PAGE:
January 6th, 2010
Ladies and gentleman I’m pleased to present you with the the top happy thoughts of 2009 (click image for full pdf). Thank you so much for using the site and it makes me very happy to see people using it .
People really love friends and they are 5.3 times more likely to say “getting” made them happier then “giving”. What do you think about the Happy Buzz Words of 2009?
Happy Buzz Words of 2009
Please feel free to post this pdf anywhere you wish to just please include the BBH logo at the bottom.
September 30th, 2008
This smiling brick came from Flickr user srboisvert.
Sorry, but there will be no happy quotes today (I need to go to bed). Would you like to send a happy thought to me so that I can share it with other readers? Please do!
September 24th, 2008
I know, I know… I’ve been a bad blogger lately. I’ve just been so busy with school and work that I haven’t had enough time to devote to the Bee Blog!
But here I am, back again, and ready to announce a new experimental format for the Bee Blog.
Each post will include:
- 1 random happy thought found somewhere in the blogosphere
- 1 random happy photo found somewhere in the Flickrsphere
Do you like this? Yay or nay? Let me know!
A Happy Thought from Herminelee:
At work today, I have received an email from a colleague who works in a similar position at another school. It simply says…
Click here for more!
September 11th, 2008
Cultivate Compassion for Negative Coworkers. People who are negative are that way for a reason. They may have difficulties you don’t know about. Try to be compassionate and non-judging. If you’re a manager, people still need to meet benchmarks, but you don’t have to dislike them if they are not cutting it. When you encounter a negative person, you have the choice to either be affected by the negativity or to be the one who influences the other person. It’s a decision. Choose to stay positive. Instead of saying (in your head or out loud) “Oh, that Suzy-Q! Her negativity always ruins my day,” try thinking “Poor Suzy-Q. She must have some difficulties. I wish her peace. In spite of her negativity I will try to be a positive influence around her.”
One way I “cultivate compassion for negative coworkers” is by picturing that person as a toddler. Then all my potentially explosive anger melts into a nice, manageable little puddle. I mean, how can you completely lose your temper with a toddler?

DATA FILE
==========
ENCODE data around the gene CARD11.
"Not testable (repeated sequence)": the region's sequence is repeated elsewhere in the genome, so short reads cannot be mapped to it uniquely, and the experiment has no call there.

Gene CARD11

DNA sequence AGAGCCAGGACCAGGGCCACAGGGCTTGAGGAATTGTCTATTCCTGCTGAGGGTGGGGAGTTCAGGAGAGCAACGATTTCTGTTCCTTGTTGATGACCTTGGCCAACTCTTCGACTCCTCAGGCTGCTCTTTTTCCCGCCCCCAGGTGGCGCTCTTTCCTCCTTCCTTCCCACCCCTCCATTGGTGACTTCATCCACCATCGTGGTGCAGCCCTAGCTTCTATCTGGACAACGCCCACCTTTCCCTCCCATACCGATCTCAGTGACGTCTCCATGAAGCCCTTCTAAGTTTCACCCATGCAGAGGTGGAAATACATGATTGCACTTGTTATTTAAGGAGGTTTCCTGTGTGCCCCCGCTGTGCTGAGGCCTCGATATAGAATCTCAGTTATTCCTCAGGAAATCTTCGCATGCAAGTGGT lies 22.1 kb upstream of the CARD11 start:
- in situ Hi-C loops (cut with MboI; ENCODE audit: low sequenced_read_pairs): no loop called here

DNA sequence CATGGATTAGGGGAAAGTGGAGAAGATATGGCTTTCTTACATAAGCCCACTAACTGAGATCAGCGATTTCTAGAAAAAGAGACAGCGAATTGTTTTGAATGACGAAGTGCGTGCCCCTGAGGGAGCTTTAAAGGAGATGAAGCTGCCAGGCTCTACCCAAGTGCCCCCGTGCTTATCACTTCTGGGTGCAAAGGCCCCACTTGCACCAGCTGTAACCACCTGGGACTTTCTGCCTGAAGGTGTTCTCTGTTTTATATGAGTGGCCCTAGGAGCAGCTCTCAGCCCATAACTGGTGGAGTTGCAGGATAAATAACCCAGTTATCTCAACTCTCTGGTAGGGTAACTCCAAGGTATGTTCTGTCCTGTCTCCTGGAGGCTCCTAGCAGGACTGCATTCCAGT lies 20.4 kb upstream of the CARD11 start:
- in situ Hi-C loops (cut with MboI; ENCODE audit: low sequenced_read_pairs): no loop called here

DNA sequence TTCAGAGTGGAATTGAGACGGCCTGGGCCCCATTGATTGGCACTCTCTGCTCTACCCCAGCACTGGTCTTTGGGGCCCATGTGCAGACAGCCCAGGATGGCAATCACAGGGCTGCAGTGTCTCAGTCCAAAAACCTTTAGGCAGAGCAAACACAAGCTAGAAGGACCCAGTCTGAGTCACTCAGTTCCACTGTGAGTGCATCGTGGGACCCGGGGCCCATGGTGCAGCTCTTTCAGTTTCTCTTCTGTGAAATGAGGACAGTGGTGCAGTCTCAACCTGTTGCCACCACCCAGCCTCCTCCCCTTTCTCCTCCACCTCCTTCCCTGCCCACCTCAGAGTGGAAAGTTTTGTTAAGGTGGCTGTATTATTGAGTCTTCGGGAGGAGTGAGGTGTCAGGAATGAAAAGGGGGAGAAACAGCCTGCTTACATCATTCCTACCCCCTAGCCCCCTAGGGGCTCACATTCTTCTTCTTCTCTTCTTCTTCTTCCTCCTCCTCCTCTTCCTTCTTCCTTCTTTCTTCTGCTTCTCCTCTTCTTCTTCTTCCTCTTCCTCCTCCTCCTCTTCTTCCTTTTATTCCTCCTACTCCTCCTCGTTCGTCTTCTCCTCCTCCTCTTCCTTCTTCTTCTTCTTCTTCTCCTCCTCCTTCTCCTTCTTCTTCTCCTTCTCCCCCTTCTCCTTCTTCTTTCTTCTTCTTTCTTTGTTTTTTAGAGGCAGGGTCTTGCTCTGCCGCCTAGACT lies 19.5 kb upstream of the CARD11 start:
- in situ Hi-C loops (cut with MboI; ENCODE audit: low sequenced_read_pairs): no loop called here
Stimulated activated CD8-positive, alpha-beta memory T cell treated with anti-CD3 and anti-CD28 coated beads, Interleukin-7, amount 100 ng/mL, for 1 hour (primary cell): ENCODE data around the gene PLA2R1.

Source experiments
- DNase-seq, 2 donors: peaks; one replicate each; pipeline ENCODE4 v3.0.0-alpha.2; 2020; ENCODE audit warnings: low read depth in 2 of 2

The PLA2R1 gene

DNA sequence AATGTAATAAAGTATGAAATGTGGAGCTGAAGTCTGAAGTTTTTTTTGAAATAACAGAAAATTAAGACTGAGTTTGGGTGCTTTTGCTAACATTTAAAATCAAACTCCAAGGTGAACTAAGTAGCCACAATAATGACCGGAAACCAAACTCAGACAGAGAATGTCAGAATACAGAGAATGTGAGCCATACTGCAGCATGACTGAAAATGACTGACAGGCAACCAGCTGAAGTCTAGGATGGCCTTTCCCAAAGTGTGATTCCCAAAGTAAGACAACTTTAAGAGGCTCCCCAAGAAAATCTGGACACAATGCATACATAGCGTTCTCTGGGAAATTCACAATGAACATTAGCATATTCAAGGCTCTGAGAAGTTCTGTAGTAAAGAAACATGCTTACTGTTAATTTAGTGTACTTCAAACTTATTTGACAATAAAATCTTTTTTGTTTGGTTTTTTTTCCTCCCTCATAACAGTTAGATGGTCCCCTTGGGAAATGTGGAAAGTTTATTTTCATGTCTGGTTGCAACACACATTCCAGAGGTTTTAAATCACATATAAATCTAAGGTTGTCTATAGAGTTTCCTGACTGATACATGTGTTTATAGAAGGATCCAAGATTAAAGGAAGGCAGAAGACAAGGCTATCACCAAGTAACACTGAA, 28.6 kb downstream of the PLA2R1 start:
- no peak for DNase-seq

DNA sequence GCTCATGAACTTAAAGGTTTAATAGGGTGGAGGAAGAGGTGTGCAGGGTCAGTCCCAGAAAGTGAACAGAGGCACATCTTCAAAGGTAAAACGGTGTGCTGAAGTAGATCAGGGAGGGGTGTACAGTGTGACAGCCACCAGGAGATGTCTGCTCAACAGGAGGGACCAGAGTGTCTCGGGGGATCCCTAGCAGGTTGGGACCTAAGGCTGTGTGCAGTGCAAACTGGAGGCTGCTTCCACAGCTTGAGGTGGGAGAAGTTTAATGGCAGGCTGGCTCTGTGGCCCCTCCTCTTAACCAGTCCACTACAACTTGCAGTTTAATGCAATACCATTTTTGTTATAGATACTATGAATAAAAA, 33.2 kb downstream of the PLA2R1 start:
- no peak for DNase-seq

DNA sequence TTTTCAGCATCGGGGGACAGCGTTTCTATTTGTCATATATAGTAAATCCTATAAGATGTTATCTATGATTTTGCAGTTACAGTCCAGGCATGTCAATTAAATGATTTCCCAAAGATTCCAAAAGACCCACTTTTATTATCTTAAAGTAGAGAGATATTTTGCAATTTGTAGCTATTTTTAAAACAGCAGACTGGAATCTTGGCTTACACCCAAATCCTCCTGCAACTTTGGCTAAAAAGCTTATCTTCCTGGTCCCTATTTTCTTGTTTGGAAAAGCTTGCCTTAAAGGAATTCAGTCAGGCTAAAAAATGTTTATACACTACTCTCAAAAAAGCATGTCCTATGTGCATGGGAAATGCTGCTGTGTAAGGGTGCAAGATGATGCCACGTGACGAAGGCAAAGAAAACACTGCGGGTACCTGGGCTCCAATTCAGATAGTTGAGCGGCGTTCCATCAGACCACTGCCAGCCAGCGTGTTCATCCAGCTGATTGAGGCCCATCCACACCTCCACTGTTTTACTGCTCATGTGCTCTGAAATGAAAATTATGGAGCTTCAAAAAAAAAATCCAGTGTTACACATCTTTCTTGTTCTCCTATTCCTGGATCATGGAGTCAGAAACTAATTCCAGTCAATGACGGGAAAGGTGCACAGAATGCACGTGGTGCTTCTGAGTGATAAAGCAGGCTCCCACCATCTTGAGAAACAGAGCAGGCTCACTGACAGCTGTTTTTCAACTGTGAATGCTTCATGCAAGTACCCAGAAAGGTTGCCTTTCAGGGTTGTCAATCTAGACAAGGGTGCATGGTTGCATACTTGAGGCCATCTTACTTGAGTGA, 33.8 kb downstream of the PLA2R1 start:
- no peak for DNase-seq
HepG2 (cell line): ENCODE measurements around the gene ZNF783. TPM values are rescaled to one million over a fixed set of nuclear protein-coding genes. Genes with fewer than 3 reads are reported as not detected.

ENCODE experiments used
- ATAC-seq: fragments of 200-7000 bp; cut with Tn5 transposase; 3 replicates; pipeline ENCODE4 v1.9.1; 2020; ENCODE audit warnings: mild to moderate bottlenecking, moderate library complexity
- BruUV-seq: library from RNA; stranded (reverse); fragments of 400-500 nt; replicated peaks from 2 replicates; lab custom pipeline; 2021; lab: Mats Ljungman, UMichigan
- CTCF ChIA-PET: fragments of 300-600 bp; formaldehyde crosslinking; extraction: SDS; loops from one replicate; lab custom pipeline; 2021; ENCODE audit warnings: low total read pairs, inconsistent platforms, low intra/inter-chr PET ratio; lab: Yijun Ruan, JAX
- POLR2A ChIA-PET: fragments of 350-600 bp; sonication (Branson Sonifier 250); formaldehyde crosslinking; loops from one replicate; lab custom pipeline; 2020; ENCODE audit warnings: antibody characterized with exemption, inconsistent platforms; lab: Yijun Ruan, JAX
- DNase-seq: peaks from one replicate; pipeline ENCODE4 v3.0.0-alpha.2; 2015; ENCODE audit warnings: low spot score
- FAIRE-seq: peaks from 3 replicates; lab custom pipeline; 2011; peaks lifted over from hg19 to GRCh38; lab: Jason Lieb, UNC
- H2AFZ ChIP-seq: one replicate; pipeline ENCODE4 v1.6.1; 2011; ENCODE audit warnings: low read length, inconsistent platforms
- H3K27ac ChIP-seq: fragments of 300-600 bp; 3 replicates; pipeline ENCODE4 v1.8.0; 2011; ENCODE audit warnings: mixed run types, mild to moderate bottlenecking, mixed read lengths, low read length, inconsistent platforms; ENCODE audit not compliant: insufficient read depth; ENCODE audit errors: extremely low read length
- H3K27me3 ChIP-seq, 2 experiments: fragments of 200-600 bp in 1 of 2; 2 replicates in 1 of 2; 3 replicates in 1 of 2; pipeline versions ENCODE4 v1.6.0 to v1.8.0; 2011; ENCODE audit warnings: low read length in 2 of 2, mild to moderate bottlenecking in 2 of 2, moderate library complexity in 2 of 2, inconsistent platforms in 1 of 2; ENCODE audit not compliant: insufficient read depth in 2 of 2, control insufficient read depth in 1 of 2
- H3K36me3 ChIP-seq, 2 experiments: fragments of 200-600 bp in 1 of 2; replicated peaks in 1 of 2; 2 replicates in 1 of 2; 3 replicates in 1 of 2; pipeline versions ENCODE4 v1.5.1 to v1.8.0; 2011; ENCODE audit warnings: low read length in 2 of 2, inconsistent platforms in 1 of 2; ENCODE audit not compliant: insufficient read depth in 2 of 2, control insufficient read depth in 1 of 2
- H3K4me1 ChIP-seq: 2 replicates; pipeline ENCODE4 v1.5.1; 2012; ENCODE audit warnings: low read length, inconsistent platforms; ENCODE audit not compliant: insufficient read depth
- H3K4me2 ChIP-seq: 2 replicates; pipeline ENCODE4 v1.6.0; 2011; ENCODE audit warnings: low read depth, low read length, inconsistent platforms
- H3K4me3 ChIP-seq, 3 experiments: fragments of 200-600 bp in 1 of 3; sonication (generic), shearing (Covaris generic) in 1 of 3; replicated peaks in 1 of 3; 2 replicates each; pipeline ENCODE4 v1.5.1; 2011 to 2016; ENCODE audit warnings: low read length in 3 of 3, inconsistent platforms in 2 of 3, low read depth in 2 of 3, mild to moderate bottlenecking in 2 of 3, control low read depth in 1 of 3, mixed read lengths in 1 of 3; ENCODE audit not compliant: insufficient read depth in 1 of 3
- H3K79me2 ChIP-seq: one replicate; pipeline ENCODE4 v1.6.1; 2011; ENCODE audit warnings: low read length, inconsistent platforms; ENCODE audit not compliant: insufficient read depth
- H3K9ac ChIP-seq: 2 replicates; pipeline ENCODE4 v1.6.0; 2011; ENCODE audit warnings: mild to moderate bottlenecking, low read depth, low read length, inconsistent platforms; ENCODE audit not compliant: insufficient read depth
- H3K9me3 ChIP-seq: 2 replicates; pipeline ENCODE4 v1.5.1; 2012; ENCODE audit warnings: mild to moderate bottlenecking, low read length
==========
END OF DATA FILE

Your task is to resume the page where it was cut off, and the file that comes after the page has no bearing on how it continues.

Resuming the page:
Some of you are probably thinking to yourself, “Obviously, she’s never had a toddler of her own,” and you would be correct.
How do YOU manage difficult co-workers and other difficult people you encounter throughout your day?
September 10th, 2008
Choose Happiness, Humor, Enthusiasm, Gratitude, Kindness, and a Positive Outlook. Being productive and competitive in business doesn’t mean that you have to be serious all the time. Smiling doesn’t mean you’re not working hard. Enthusiasm doesn’t mean you’re not competitive. Being positive doesn’t mean you’re blind to challenges. Choose to enjoy your time at work. Find others who are like this and spread good cheer. It’s contagious and it grows. Try to avoid gossip and negative chat. It can be tempting, but it doesn’t serve anyone well, including yourself.
This is great advice. Whether you love or hate your job, you can always improve your work life by consciously deciding to have a good attitude about it. When I’m overworked, frustrated, tired, or just grumpy, I constantly have to remind myself to take a deep breath, relax, and think of something positive. Sometimes that positive thought is as simple as, “At least I’m learning from this miserable experience,” or “Thank goodness this will all be over soon,” but even simple thoughts work.
I believe that you too will find that if you actively develop the habit of thinking positively and avoid griping to yourself or others about your problems, you will become a happier, more productive person – and you’ll probably be a whole lot more fun to be around.